Industry News

water treatment steps


Water treatment is generally divided into drinking water treatment and industrial water treatment. Drinking water treatment steps are generally physical processes (such as sedimentation and filtration), chemical processes (such as disinfection and coagulation), biological processes (such as slow sand filtration), industrial water treatment steps are generally the main process of industrial water treatment.

I. Definition of Water Treatment:

Water treatment is the process of improving water quality for specific end-use. End-uses may be drinking water, industrial water supply, irrigation, river maintenance, water recreation, and other uses, including safe return to the environment. Water treatment can remove contaminants and undesirable constituents or reduce their concentration to make the water suitable for its desired end-use. This treatment is essential to human health, benefiting people from both drinking and irrigation.

Drinking water treatment.

Basic Definition: The production of drinking water includes raw water sufficient to remove contaminants and has no long-term risk of short-term or adverse health effects. In general, the greatest microbial risk is associated with the ingestion of water contaminated with human or animal (including bird) feces. Feces can be a source of pathogens, viruses, protozoa, and worms. Destruction of microbial pathogens is essential, and reactive chemicals (e.g., suspended solids) are often used to remove bacteria, algae, viruses, fungi, and minerals, including iron and manganese. These substances continue to cause enormous damage in several underdeveloped countries that are unable to purify their water.

To ensure water quality, measures are taken to treat the water and transport and distribute the treated water. Therefore, it is common practice to leave residual disinfectants in the treated water to kill bacterial contamination in the distribution process.

Domestic water supplied for tap or other uses may be further treated before use, usually by an in-line treatment process. This treatment may include water softening or ion exchange. Many proprietary systems also claim to remove residual disinfectants and heavy metal ions.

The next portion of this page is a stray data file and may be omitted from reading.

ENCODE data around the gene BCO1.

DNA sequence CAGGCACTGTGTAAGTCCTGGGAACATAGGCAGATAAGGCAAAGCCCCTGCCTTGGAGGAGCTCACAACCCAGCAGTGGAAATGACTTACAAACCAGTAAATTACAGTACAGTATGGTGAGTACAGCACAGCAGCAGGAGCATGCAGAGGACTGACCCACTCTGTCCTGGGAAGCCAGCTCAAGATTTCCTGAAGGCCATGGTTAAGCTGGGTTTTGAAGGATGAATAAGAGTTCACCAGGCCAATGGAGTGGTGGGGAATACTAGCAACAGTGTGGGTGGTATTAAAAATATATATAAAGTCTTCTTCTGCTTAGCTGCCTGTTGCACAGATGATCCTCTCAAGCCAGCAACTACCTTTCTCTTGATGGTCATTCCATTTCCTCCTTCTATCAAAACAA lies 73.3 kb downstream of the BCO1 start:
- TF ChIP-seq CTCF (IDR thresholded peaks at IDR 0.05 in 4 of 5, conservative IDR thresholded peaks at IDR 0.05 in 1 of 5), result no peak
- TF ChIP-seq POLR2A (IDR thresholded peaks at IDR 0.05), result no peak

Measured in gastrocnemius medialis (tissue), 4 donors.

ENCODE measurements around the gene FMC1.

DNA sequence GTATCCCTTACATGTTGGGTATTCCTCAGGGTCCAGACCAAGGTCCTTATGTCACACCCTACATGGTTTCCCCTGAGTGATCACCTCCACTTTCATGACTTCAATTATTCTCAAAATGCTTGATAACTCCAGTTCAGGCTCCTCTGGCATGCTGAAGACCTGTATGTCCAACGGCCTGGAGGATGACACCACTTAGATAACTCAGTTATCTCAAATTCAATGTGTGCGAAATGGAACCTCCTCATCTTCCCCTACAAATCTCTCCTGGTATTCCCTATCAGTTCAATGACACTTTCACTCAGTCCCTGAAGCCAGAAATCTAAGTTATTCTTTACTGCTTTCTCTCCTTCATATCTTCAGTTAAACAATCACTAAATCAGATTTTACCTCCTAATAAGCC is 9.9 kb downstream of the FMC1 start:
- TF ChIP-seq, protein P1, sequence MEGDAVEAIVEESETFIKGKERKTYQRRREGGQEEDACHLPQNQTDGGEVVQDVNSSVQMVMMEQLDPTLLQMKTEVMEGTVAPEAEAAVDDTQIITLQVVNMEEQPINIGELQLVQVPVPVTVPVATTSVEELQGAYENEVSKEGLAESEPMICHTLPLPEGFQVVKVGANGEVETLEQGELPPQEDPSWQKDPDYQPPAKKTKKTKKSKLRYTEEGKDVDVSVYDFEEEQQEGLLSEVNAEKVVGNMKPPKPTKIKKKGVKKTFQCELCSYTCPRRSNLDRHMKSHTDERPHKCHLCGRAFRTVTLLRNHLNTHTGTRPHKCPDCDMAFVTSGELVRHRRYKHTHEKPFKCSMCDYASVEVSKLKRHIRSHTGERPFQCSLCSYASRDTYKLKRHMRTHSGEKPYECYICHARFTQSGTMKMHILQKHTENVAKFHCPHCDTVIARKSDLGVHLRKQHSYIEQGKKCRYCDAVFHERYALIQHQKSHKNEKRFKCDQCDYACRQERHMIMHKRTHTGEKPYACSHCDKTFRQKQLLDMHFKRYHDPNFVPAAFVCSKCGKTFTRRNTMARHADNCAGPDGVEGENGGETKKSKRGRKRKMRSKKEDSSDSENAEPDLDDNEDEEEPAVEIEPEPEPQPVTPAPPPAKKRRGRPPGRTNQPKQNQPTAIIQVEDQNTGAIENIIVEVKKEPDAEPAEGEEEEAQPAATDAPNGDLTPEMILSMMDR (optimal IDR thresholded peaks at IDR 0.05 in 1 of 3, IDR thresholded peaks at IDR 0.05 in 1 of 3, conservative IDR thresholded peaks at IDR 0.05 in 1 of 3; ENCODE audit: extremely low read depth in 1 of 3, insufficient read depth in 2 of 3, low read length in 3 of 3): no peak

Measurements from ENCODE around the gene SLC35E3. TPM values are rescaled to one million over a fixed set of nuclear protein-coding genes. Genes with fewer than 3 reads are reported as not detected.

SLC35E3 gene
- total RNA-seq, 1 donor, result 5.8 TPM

Basic Processes: Processes related to contaminant removal include physical processes (e.g., sedimentation and filtration), chemical processes (e.g., disinfection and coagulation), and biological processes (e.g., slow sand filtration).

Combinations selected from the following processes are used worldwide for municipal drinking water treatment.

Driinkling water treatment

Chemical industry.

A tank with a sand filter removes precipitated iron (which does not work at the time).

Pre-chlorination can control algae and prevent biological growth.

When small amounts of manganese are present, aeration and pre-chlorination can remove dissolved iron.

Disinfection with chlorine, ozone, and ultraviolet light disinfects pathogens, viruses, and other pathogens.

(2) Physical.

Sedimentation for solids separation, i.e., removal of suspended solids trapped in flocs.

Filtration removes particles through the water, either through a washable, reusable sand bed or through a specially designed washable filter.

Removal of suspended solids by dissolved air flotation.

(3) Physicochemical.

Coagulant adjuncts - also known as polyelectrolytes - improve coagulation to form a stronger coagulum.

Polyelectrolytes, or polymers as they are called in the field, are usually composed of positively or negatively charged materials, based purely on the water source's characteristics in the treatment plant.

These are often used combined with a primary coagulant such as ferric chloride, ferric sulfate, or alum.

(4) Biological.

The slow filtration of sand metabolizing organic matter with biofilms.

(5) Technical.

Well-developed technologies for drinking water allow for universal design and optional treatment technology pilot testing for specific water sources. Besides, private companies offer patented technology solutions to treat specific contaminants. Automation of water treatment is common in developed countries. The water source's quality across seasons, size, and environmental impact can determine capital and operating costs. The end use of the treated water determines the necessary quality monitoring technology, and local skills determine the level of automation adopted.

(6) Desalination.

Brine can be treated to produce fresh water. Two main processes are used, reverse osmosis or distillation. [1] These two methods require more energy than treating local surface water and are usually only used in high salinity areas such as coastal areas or groundwater.

(7) Portable water purifiers.

Living away from drinking water sources usually requires some form of portable water treatment process. These complex variations range from the simple addition of disinfectant tablets to a hiker's water bottle to the complex multi-stage process of transporting it by boat or plane to a disaster area.

Third, industrial water treatment.

1Basic Process: The two main processes for industrial water treatment are boiler water treatment and cooling water treatment. A large amount of proper water treatment can cause solids and bacteria to react in the piping and boiler rooms. If left untreated, steam boilers may develop scale or corrosion. Scale can lead to degraded and dangerous machine performance, while additional fuel is required to heat the same water level due to increased thermal resistance. Poor-quality effluent can become a breeding ground for bacteria such as Legionella, which can threaten public health.